poster boys for a new Beirut
Posted by adiamondinsunlight on May 9, 2008
The city looked beautiful from afar this morning – beautiful, but deceptive. I don’t imagine that most people there currently find it beautiful, although the sun is shining and last night’s rain has freshened the air and the streets. (We hoped for a hurricane, but although it hailed up here, in Beirut the rain seems to have been a gentle spring drizzle.)
I’m tired of taking photographs from the hills, I’m tired of seeing my area on satellite television, and I’m tired of hearing the sounds of male personalities and female newscasters – and its been less than a day. Patience is not one of my virtues.
What I am thinking about (aside from tea, and the soon-to-be pressing question of why I packed three outfits but no underwear) is the Civil War posters exhibit that H and I saw last month.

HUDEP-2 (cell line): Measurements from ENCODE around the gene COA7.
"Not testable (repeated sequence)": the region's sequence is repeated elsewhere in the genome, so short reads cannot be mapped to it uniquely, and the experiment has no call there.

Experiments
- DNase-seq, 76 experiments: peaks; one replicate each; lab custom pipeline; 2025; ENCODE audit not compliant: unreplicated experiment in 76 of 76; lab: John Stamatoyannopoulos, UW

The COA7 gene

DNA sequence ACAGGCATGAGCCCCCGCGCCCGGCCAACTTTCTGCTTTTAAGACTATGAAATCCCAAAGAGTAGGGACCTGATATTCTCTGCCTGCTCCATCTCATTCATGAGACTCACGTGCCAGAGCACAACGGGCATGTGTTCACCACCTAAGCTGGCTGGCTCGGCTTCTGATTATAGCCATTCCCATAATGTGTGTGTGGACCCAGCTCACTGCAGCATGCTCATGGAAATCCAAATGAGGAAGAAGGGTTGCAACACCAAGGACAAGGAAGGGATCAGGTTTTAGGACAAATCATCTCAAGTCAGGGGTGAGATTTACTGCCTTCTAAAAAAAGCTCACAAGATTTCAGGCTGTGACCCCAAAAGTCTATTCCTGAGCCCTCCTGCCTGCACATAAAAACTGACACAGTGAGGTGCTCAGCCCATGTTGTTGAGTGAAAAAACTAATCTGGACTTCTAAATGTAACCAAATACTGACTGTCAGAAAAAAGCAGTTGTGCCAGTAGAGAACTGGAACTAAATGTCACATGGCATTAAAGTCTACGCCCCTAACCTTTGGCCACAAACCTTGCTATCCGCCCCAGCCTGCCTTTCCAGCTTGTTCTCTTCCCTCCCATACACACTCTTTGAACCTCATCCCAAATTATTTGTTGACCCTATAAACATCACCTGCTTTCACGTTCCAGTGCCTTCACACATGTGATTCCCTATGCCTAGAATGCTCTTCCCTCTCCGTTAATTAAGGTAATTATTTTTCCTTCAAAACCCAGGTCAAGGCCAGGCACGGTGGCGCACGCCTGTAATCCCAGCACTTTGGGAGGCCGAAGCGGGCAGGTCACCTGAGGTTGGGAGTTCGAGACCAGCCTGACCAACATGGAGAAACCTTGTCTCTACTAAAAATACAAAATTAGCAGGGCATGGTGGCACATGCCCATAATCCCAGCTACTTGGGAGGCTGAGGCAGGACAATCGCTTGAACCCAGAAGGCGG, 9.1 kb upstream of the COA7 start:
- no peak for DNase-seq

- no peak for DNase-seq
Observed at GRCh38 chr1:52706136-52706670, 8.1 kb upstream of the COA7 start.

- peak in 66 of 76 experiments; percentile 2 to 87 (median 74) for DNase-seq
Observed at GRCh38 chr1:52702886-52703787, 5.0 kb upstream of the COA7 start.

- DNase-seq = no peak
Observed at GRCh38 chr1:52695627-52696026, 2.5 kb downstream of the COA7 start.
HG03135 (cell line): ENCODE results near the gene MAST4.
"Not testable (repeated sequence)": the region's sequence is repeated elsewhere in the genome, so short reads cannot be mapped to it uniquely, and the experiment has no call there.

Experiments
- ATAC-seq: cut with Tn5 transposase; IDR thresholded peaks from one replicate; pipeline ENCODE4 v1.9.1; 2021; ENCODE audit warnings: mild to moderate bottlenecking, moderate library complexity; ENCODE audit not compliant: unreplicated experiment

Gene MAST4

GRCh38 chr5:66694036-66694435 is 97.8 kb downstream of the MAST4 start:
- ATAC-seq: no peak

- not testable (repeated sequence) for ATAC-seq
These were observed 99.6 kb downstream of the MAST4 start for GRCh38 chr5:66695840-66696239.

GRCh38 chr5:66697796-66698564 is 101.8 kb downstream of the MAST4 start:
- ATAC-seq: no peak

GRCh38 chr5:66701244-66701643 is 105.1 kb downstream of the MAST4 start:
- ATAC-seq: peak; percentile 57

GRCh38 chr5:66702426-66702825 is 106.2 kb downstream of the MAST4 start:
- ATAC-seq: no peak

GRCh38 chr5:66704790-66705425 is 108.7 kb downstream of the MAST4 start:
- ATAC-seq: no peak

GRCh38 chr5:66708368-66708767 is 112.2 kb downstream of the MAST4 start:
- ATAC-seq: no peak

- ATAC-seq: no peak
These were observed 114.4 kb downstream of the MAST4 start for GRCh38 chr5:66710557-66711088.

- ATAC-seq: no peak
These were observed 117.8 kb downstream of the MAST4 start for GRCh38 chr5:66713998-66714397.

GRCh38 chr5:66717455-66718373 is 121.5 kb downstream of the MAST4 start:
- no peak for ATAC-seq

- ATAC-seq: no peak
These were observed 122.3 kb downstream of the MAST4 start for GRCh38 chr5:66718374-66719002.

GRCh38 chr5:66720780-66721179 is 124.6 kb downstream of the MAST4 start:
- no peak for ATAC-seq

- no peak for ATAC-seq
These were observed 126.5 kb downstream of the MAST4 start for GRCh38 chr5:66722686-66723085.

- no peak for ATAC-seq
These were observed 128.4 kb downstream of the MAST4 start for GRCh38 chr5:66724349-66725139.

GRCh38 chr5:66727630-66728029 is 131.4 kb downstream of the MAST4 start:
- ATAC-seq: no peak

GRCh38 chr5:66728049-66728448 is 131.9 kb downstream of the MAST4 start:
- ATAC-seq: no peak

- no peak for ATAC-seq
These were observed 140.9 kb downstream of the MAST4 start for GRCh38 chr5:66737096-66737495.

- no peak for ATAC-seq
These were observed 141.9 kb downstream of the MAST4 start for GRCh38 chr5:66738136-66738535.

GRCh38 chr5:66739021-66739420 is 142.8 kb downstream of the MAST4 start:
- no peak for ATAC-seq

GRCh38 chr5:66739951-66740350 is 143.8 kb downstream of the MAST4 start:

This one was my favorite – its by the “National Lebanese Resistance (Ministry of the South)”, but I like to think of it as “speaking truth to power”:
But that wasn’t what the Civil War was about. It was about speaking small bits of power to other small bits of power, and pretending that holding a corner or a street was the most important thing in the world.
The poster exhibit that we saw had many posters, but the biggest number by far was the posters commemorating those who died for a corner, a street, or – if they were lucky – a hotel or government building.
This country has enough martyrdom issues already – there’s no need to fill another wall with posters from this week’s ishtibakat.